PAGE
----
Edgar Allen Poe, the man who would later become father of the modern mystery story, was born January 19, 1809. Orphaned by the age of three, he suffered from alcoholism. He gambled heavily, got dismissed from West Point, and completed less than eight months at the University of Virginia. Because of the drinking, he also lost his editing job at the Southern Literary Messenger in 1838, but not before marrying his cousin, Virginia Clemm, two years earlier. He was twenty-seven, she thirteen.
The marriage did not last long. Virginia died in 1847, three years after Poe published what is arguably his most famous work: "The Raven." Her death drove him into deep alcoholism and drug use. He would follow his wife to the grave two years later, at the age of 40. Two days after his death, "Annabel Lee" was published in the New York Daily Tribune as part of his obituary.
"I was a child and she was a child
In this kingdom by the sea.
But we loved with a love that was more than love,
I and my Annabel Lee.
With a love that the winged Seraphs of heaven
Coveted her and me."
What's all this got to do with Vladimir Nabokov's Lolita? Reader's of that novel know that "Annabel Lee" is Nabokov's inspiration and provides the rationale for Humbert Humbert's obsession with his so-called "nymphet." The doomed narrator of the 1955 novel believes that Lolita is the reappearance of his own lost childhood love. Without this understanding, Humbert Humbert is merely a pervert, child molester and, yes, murderer too. But with Poe's "Annabel Lee" providing the basis for his disturbed psychological state, readers can at least understand what's driving him to behavior that will lead to his undoing.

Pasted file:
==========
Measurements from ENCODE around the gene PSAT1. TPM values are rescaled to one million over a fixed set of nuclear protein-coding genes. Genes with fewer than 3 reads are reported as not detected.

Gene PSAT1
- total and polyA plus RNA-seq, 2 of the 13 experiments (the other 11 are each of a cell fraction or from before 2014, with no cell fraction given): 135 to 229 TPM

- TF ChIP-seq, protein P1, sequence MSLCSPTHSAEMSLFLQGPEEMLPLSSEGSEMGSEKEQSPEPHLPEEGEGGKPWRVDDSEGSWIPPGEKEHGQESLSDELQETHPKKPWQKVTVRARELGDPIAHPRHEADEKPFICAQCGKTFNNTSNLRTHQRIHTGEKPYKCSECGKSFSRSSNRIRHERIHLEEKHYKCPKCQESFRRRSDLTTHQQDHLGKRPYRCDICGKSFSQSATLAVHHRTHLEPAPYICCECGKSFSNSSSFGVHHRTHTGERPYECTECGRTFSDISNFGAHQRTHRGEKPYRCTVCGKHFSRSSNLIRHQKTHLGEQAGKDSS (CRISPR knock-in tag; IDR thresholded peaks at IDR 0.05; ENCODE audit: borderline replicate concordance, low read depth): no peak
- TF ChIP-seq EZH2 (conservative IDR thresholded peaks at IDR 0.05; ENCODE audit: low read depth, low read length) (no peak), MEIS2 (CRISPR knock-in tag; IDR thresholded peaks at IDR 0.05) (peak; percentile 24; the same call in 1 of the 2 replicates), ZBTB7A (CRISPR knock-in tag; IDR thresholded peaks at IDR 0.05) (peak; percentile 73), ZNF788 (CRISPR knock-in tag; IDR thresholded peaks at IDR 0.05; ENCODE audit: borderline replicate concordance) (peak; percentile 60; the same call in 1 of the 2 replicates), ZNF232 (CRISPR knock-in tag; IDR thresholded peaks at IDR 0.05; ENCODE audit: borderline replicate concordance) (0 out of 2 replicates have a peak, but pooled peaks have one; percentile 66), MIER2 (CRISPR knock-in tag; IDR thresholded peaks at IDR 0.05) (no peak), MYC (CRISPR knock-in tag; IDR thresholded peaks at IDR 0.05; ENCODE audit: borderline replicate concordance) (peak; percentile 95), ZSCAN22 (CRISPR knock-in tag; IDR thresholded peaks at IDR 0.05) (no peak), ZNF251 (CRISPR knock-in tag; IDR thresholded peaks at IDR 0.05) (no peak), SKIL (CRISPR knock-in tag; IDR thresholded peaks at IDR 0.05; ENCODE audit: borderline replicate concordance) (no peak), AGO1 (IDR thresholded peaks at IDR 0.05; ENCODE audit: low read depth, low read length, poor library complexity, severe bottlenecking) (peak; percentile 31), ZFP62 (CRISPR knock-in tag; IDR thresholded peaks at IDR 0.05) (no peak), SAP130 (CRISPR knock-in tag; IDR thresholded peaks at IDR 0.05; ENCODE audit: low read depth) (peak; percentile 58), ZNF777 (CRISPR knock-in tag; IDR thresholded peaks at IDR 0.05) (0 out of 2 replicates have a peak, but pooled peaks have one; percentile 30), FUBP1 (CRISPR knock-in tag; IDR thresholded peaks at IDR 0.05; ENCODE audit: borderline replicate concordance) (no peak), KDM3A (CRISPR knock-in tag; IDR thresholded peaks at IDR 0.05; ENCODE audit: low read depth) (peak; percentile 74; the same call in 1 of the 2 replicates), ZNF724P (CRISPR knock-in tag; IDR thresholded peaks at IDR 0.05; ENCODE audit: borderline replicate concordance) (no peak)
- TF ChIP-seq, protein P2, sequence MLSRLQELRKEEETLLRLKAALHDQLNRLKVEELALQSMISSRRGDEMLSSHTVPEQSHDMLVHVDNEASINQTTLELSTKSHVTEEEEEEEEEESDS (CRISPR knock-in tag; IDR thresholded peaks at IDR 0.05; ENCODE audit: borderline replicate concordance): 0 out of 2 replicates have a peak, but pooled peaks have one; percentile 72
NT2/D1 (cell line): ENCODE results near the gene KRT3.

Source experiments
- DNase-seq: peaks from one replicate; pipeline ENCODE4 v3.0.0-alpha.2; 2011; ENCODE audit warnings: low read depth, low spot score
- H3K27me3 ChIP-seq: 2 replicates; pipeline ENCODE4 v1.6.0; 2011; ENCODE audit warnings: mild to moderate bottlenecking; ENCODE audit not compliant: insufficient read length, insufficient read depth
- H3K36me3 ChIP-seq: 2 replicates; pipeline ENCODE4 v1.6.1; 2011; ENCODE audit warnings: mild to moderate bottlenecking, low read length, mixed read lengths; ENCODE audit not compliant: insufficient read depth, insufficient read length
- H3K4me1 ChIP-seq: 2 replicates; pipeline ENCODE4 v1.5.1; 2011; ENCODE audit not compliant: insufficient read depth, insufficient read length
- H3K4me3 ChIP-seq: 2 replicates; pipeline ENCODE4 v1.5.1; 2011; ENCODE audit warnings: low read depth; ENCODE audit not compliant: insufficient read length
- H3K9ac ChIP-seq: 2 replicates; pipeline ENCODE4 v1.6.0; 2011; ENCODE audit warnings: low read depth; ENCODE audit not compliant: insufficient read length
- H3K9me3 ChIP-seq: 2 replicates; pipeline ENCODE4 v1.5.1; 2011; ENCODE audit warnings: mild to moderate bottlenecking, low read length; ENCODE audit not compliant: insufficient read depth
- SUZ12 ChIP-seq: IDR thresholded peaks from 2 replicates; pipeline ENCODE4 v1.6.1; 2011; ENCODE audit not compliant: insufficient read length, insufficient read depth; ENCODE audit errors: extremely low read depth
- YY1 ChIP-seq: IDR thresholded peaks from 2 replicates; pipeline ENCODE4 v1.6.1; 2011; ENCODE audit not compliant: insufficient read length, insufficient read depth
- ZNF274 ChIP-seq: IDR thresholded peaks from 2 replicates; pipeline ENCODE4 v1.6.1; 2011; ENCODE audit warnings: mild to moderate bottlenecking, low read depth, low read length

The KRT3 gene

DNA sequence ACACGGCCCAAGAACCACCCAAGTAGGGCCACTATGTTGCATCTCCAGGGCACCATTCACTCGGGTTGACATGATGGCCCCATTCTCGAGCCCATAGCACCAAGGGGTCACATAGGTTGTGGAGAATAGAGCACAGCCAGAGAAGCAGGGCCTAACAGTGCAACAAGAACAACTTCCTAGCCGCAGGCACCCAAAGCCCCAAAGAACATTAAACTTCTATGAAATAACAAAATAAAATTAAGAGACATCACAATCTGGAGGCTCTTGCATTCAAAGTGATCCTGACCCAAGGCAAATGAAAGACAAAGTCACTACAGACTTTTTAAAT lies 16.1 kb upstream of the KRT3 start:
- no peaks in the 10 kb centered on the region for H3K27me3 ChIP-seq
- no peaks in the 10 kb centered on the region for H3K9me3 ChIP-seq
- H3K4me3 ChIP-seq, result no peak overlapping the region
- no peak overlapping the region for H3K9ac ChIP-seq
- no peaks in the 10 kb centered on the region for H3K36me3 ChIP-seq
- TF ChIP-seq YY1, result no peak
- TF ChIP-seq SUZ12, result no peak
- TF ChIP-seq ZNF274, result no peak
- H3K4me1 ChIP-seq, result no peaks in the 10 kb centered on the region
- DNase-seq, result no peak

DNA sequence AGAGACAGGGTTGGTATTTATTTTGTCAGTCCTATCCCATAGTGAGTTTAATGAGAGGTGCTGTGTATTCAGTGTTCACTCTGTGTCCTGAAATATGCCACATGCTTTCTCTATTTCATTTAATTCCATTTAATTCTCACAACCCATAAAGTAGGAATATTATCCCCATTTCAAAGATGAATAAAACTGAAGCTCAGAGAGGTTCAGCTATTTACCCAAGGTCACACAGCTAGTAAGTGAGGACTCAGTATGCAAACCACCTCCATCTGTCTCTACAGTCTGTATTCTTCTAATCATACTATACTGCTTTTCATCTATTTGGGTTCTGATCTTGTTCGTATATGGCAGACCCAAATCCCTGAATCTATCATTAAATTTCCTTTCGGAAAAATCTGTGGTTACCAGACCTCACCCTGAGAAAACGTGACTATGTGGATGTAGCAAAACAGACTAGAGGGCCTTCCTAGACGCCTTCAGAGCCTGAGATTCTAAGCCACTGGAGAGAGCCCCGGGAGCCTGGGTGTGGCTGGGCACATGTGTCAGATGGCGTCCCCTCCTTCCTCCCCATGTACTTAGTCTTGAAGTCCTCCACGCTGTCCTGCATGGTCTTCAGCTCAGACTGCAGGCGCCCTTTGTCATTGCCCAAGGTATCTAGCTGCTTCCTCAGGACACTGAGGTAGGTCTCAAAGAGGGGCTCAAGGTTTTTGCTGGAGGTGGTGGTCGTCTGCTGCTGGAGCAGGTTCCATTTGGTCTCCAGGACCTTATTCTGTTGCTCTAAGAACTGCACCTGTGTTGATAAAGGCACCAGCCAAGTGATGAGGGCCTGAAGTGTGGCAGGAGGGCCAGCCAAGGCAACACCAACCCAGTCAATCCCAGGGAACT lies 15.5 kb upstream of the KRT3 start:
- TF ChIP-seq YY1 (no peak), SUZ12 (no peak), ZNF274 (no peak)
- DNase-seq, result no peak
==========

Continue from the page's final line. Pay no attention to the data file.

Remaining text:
For this reason alone, we can refer to Poe as a seminal influence. But there are other reasons too: "The Pit and the Pendulum," "The Tell-Tale Heart," "The Fall of the House of Usher," "The Cast of Amontillado," and many more.
On the anniversary of his birth, then, here is a Storify slide-show presentation on the life and work of Edgar Allen Poe. You will find here readings of "The Raven" by James Earl Jones, Vincent Price, and Christopher Walken. There are also six creepy tales and a couple of animated shorts about Poe from the Peanuts characters and Mr. Peabody from the Rocky and Bullwinkle TV show.
I like big books, and I cannot lie. My background includes talk radio, newspapers and TV news. I've hosted a morning-drive classical music program on the California coast and published nationally in Reader's Digest, the Christian Science Monitor, and Playboy. I've won awards for my journalism and my fiction. One of my essays even made it into an anthology for college English courses. For real? Yes, for real.
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